- Many people use the slang word "shrink" when referring to and joking about psychological doctors. However, psychological doctors prepare greatly for the work they do--both in terms of education and personal maturity. These types of professional psychologists work with all types of populations, such as children, adults, and the mentally ill, and they work in all types of environments. About one third of psychologists work in private practice, according to the U.S. Bureau of Labor Statistics' 2010-11 Occupational Outlook Handbook. The BLS also reports that these clinical professionals earn an average salary of around $72,000 annually.
- Psychological doctors must earn a doctoral degree in psychology. Clinical psychologists that work with patients and practice counseling and psychotherapy hold either a clinical Doctor of Philosophy or Doctor of Psychology. Both of these degrees require the individual to go through five to seven years of training, which generally includes four years of coursework and one to two years of a clinical internship. During graduate school, students typically choose a specialty psychology area, such as child and adolescent psychology, health psychology, mental health or behavioral neuroscience. To graduate with your doctorate, you're required to submit an original piece of research in a psychology topic area, often called the "dissertation."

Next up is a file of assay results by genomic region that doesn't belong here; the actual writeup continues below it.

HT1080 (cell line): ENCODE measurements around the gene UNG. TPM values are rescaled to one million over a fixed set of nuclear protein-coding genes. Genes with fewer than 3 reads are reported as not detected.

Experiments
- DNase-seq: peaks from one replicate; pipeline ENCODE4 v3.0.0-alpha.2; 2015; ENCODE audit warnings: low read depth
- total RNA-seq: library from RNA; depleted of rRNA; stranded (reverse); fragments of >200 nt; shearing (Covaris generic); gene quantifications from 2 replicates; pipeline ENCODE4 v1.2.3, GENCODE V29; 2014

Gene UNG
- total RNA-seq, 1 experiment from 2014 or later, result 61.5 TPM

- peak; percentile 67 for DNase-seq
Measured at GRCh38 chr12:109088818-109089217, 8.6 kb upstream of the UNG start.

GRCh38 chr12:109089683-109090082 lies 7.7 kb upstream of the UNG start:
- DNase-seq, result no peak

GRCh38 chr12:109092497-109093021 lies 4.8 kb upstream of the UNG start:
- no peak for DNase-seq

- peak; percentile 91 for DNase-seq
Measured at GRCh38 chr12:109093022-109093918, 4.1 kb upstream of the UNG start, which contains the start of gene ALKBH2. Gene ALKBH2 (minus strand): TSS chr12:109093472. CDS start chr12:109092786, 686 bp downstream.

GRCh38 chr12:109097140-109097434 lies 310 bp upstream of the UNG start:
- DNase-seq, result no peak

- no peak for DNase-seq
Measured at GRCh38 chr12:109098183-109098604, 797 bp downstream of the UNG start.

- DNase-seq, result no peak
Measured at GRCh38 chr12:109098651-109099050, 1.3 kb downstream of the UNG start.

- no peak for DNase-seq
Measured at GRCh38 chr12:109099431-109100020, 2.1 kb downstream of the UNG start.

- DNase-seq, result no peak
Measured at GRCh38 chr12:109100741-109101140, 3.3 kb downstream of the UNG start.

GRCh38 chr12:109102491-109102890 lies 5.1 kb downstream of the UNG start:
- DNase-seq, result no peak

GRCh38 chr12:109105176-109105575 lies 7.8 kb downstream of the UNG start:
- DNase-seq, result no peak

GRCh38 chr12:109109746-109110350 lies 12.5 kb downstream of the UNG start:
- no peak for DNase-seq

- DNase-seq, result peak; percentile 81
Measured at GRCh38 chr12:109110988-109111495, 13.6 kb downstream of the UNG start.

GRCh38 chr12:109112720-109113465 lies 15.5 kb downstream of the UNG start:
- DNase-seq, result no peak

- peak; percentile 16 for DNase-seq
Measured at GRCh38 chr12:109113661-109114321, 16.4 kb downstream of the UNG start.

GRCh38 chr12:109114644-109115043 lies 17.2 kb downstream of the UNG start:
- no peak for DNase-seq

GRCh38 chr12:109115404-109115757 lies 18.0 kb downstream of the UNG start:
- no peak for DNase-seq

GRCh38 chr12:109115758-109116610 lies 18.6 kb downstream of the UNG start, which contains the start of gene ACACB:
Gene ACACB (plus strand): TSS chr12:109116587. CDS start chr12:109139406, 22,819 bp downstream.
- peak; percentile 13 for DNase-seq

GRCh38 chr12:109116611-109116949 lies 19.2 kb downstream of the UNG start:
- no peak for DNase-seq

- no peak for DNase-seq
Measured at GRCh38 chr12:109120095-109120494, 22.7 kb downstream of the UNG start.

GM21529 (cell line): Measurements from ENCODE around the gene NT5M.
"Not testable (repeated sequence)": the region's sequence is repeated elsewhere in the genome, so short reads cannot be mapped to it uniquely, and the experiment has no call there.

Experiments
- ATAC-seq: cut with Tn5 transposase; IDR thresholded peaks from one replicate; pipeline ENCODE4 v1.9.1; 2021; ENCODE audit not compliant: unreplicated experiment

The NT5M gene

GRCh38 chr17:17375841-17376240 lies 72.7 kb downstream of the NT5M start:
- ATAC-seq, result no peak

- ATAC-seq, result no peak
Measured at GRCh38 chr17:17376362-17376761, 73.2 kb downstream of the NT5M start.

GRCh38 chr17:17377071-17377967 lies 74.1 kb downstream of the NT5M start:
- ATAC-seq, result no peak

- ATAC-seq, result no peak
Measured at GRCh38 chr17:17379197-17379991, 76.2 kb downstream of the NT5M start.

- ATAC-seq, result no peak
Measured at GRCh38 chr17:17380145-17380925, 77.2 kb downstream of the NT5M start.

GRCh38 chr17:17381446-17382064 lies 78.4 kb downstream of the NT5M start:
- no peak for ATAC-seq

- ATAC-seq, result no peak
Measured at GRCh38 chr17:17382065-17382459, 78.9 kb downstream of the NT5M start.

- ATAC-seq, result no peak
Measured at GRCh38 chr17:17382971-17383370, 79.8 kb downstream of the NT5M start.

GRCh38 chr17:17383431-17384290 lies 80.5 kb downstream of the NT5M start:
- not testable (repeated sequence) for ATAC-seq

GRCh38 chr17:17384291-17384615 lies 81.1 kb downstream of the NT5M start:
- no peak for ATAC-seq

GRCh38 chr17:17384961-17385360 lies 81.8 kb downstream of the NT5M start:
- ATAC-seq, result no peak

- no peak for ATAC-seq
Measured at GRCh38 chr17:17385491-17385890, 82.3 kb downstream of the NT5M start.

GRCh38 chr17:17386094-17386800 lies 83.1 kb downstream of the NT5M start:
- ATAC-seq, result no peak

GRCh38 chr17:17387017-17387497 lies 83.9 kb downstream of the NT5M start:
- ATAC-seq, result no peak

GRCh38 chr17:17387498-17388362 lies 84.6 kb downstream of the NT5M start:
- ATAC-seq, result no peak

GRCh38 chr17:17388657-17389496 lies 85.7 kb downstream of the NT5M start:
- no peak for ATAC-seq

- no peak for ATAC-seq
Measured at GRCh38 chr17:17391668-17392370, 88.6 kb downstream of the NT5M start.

- All states require practicing and professional psychologists to be licensed in the field. These licensing requirements vary from state to state, but generally require the psychological doctor to pass a state exam and complete an approved internship. Many state psychologists boards also require candidates to adhere to a code of ethics. Some states mandate continuing education requirements for the psychologist's license renewal.
- Becoming a practicing psychologist involves working with a variety of clients from the emotionally unstable to the criminally insane. For this reason, a psychological doctor has to be emotionally mature and stable. Psychologists learn many interpersonal skills during graduate training, but other personal qualifications that make for a well-rounded doctor include the ability to deal effectively with people, excellent active listening and communication skills, and sensitivity and compassion towards others.